Decreasing Obstetric Risk Through an Innovative Model to Improve Adherence to Best Practices
CE Credit: 1.0
Domain: Clinical Patient Safety
This webinar discusses Boston Medical's unique peer review model so other organizations may realize similar reductions in unanticipated perinatal outcomes.
Neurologic injuries to newborns during the perinatal period are devastating to both our patients and staff. At Boston Medical, we have developed a unique and collaborative risk management program that has significantly reduced unanticipated outcomes. In addition to the traditional approach of reviewing deliveries involving unanticipated outcomes, we conduct peer reviews on 100% of our deliveries to monitor adherence to best practices. The reviews are performed on a daily basis and shared with our staff utilizing sophisticated data analytics and dashboards. Adherence to best practices is monitored and tracked by individual delivery provider, delivery nurse, charge nurse, anesthesiologist, and scrub technician – as well as trended over time. Deliveries that do not-adhere to best practices are quickly identified and provide an opportunity to educate and engage our staff. This innovative model of monitoring adherence to best practices has resulted in transformative change. We are committed to sharing this unique peer review model, and our dashboards and data analytics, with other institutions so they may realize similar reductions in unanticipated perinatal outcomes.
- • Identify best obstetric practices that may reduce unanticipated perinatal outcomes
- • Develop a peer review - risk management model to monitor adherence to best practices in obstetric care
- • Methods to educate and engage the staff in best practices to create and sustain transformative change
Speakers: Scott Friedman, Ronald Iverson and Ann Hill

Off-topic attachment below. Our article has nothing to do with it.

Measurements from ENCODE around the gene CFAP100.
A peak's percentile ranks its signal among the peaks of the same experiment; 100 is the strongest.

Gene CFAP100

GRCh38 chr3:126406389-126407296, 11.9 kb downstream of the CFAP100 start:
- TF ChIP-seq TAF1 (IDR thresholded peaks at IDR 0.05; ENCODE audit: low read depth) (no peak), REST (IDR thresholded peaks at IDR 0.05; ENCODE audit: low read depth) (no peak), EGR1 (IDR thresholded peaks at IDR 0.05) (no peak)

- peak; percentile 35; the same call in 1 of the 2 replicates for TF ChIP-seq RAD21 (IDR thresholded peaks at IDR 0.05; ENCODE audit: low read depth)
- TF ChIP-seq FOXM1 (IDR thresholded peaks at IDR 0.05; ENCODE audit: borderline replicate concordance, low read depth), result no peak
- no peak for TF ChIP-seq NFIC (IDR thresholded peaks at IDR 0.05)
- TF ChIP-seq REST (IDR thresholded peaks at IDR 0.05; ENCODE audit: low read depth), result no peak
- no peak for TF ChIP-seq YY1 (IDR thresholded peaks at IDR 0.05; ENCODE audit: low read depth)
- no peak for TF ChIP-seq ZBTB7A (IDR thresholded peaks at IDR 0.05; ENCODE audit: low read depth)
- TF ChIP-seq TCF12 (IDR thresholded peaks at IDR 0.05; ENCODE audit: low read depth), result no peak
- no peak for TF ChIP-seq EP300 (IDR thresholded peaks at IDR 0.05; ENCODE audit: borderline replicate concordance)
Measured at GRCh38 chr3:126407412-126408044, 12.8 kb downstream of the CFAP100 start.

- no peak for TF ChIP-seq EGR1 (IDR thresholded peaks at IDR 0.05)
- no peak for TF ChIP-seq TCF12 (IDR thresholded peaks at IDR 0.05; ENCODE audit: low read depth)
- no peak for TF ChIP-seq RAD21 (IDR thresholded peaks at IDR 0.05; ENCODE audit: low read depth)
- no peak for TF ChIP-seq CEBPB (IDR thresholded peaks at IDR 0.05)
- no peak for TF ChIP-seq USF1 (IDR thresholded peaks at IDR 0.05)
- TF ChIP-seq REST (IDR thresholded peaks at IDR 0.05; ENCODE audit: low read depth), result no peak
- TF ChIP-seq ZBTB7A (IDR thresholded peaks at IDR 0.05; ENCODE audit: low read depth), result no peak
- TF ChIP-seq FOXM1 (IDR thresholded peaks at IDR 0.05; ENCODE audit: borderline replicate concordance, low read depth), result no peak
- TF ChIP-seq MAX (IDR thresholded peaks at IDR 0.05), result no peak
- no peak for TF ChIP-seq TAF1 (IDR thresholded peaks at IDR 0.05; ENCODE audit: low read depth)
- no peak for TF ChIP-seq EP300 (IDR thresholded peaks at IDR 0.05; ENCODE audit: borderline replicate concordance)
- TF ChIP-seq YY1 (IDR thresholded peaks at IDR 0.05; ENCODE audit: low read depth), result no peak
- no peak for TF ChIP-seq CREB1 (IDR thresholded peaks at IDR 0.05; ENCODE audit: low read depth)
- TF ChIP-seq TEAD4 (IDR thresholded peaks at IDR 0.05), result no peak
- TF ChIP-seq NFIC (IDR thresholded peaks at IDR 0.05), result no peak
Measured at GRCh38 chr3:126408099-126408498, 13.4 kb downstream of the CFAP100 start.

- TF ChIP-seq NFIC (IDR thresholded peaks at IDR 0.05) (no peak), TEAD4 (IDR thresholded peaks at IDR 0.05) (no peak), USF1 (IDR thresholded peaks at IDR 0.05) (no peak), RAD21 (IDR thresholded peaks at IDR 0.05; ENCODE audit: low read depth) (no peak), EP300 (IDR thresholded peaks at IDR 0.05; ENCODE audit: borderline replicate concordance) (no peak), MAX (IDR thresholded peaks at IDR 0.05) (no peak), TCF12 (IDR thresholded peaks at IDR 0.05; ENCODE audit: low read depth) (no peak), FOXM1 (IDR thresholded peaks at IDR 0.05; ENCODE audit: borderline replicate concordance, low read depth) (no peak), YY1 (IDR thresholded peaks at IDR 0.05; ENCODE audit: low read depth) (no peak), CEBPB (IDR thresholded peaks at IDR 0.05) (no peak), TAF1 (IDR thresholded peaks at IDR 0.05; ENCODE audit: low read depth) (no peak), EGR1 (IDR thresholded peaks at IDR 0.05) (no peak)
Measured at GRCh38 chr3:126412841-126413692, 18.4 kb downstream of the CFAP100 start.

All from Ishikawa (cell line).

|ASHRM CE Credits||1.0|
|Domain||Clinical Patient Safety|
|Level - Foundational (F), Practitioner (P), Advanced (A)||P|
For questions regarding this webinar, contact ASHRMEd@aha.org
Scott Friedman - As an attorney and pharmacist, for 30 years Scott has served in multiple capacities to reduce unanticipated medical events through transparency, engagement of staff and leadership, data analytics, awareness of practices that contribute to patient harm. For the past six years, Scott served as Chief Risk Officer at Boston Medical Center, an academic medical center, where, in collaboration with his colleagues, they have developed several innovative risk management - patient safety initiatives. Their initiatives in obstetrics are unique and significant - reducing unanticipated obstetrics events by more than 50%.
Ronald E Iverson, Jr, MD, MPH is a general OBGYN at the Boston Medical Center. He graduated from Stanford University in 1987 with a BA, then from Tufts University Medical School in 1992 with an MD/MPH. He completed an OBGYN residency at the Tufts New England Medical Center in 1996. Dr. Iverson worked at Massachusetts General Hospital from 1996-2006. During that time he served as director of the OBGYN unit at East Boston Neighborhood Health Center (EBNHC). Very important to this work was the relationship between the hospital and health center and patient care transitions.